The barbarians

In the past, I’ve mentioned the writings of neuroscientist Antonio Damasio. I’ve always enjoyed his work and I just starting reading his third book, “Looking for Spinoza,” which intermingles reflections on the biology of emotion with ruminations on the life of the Dutch philosopher Baruch Spinoza. At one point the book discusses the assassinations of a contemporary of Spinoza, Dutch political figure Jan De Witt, and his brother. When they were killed, and violently so (for presumed disloyalty to the nation), Spinoza’s faith in man’s ability to rise above his savagery was shattered. Here’s the passage describing the De Witt’s death.

Assailants clubbed and knifed both De Witts as they dragged them on the way to the gallows, and by the time they arrived there was no need to hang them anymore. They proceeded to undress the corpses, suspend them upside down, butcher-shop style, and quarter them. The fragments were sold as souvenirs, eaten raw, or even cooked, amid the most sickening merriment.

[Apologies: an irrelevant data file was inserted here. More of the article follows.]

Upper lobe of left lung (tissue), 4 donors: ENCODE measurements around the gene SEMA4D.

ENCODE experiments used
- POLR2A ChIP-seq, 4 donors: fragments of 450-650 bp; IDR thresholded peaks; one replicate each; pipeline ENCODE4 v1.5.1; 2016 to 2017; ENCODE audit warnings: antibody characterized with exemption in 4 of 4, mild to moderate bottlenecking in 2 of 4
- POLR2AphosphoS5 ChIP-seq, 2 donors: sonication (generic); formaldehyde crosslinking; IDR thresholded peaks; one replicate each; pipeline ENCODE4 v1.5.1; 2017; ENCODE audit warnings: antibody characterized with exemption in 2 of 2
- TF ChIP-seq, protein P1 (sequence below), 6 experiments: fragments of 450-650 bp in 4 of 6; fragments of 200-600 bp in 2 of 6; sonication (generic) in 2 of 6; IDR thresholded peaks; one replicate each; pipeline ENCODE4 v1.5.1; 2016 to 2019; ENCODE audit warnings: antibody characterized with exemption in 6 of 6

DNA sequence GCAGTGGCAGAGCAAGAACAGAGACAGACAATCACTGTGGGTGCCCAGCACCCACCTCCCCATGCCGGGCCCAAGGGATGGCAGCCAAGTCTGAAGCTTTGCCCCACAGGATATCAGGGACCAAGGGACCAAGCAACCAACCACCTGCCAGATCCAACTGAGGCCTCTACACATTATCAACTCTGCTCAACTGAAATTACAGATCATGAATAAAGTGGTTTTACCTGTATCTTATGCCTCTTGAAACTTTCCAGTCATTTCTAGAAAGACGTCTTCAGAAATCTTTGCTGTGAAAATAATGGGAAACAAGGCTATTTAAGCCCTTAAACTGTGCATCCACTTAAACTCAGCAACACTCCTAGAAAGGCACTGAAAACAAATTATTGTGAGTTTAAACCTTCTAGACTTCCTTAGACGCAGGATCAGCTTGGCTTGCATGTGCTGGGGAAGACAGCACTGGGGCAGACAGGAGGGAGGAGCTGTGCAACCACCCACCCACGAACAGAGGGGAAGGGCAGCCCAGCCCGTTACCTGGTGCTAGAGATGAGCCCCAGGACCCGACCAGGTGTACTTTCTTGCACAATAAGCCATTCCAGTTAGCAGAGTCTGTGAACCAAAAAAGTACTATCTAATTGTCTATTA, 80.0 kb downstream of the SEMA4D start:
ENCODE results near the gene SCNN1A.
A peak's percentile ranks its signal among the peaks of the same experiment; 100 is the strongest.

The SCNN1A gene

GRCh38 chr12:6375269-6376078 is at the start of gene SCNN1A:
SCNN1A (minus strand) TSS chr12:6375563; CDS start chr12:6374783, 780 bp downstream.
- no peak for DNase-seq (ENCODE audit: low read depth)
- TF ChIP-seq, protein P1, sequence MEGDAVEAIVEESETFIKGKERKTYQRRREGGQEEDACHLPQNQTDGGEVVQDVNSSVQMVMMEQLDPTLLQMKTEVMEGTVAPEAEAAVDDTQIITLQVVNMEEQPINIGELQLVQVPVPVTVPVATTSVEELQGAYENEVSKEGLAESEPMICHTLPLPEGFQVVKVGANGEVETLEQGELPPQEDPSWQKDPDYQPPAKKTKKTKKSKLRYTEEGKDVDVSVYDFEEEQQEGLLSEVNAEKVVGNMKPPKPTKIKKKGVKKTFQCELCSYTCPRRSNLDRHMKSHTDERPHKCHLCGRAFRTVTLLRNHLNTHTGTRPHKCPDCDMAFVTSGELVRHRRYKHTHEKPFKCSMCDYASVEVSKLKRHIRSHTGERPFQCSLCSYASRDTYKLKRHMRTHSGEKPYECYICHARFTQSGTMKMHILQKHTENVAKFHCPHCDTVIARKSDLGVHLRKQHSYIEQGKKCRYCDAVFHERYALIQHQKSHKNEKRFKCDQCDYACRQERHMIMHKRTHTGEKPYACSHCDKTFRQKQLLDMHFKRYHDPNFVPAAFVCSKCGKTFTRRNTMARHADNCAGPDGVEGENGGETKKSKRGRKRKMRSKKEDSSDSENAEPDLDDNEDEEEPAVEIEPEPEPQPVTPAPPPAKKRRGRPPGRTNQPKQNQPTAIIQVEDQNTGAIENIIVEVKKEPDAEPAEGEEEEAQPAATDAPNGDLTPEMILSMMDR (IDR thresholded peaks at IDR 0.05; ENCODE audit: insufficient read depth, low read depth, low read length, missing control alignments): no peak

To be fair, if you’re going to eat somebody, you should cook them. It’s just good form.

6 Responses to “The barbarians”

  1. Ahole

    thought of ol wil hiking to queen ann yesterday.

  2. John Saleeby

    At least you’re reading. I seem to have the wall far as literary matters go. Fifty years of nonstop Book Wormdom and now all I do is flip around the internet and listen to noisy ass CDs. But as least I’ve read “Billy Budd”. You ever read “Billy Budd”, Forbis?

  3. Wil

    I have not – some kind of homo novel?

    Yeah, I was just watching some movie that was supposed to take place in Seattle and they had a shot of the Elephant. Good times…

  4. John Saleeby

    No, “Billy Budd” is about the unpredictability of human behavior which necessitates a strictly enforced legal code to preserve order.

  5. Wil

    Hmm… sounds like homos.

  6. John Saleeby

    You’re not funny!